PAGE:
Sudan has informed Moscow of its willingness to start negotiations with South Sudan to settle their conflict, Russian Foreign Minister Sergei Lavrov said on Monday.
Lavrov made the statement after talks with his Sudanese counterpart Ali Karti in Moscow. "We have heard from our Sudanese colleagues that they are ready immediately to start talks, provided that South Sudan also responds to this," Lavrov said.
Karti is visiting Moscow amid heightened tension on the Sudan-South Sudan border and active regional and international efforts aimed at preventing fresh military confrontation between the two neighbors.
Moscow wants both sides to act entirely on the basis of international law, complying with all requirements of international institutions, including the United Nations, Lavrov said, adding that a U.N. resolution on Sudan should be balanced and objective. "Our position on this resolution is that it should really reflect what each of the sides does or does not do," Lavrov was quoted by Russia's official media as saying.
South Sudan seceded from Sudan on the basis of a 2011 referendum that came as part of a peace deal to end decades of civil war. However, fighting still rages in the disputed territory along the border with Sudan in which thousands are feared dead.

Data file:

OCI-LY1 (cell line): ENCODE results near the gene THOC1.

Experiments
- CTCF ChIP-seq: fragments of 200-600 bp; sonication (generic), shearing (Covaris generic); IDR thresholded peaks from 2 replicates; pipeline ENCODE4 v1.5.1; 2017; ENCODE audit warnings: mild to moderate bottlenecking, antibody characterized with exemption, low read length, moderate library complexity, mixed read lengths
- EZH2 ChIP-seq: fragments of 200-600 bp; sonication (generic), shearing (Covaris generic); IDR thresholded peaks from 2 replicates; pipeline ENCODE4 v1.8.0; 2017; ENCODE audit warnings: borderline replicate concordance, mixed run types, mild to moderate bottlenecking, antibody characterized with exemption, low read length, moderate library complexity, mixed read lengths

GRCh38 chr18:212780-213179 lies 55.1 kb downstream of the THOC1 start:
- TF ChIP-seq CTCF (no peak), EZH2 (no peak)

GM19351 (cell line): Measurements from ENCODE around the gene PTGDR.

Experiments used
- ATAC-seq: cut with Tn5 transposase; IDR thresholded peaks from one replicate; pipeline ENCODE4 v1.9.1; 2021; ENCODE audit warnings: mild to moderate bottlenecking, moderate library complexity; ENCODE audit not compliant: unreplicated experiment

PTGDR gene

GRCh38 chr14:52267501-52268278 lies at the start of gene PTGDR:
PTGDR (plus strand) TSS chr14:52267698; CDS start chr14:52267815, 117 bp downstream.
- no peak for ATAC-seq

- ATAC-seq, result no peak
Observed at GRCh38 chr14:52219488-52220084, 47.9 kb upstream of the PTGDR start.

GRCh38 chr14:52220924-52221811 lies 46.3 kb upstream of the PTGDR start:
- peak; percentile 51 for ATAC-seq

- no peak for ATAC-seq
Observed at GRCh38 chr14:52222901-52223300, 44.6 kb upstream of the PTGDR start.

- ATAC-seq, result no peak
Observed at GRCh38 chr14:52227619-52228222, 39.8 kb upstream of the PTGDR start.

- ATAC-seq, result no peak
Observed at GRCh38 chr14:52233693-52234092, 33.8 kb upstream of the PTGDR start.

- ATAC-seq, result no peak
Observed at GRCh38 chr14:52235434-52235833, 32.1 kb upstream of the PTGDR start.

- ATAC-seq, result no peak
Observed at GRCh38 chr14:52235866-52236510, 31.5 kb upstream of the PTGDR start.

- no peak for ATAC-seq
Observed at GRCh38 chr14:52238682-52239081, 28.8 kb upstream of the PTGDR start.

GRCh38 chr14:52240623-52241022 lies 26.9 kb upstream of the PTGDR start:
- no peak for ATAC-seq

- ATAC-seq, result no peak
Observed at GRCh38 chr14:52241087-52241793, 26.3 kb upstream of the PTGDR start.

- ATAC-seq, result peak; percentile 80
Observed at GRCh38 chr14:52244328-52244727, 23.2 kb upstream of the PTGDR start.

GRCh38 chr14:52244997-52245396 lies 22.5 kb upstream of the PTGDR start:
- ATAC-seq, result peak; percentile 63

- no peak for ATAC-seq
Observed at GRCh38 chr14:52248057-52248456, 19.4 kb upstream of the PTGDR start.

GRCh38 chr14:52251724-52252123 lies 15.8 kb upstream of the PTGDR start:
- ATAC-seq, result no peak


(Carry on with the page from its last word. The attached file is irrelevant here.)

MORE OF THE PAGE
On April 10, South Sudan forces invaded the oil-producing border region of Heglig, which the 2009 ruling of the Permanent Court of Arbitration in The Hague included in Sudan's South Kordofan State. Heglig accounts for 60,000 of the 115,000 barrels of oil produced in Sudan daily.
Sudanese armed forces retook Heglig, the main city in the eponymous disputed oil district, a week after the South Sudanese armed forces entered the area.
by RTT Staff Writer
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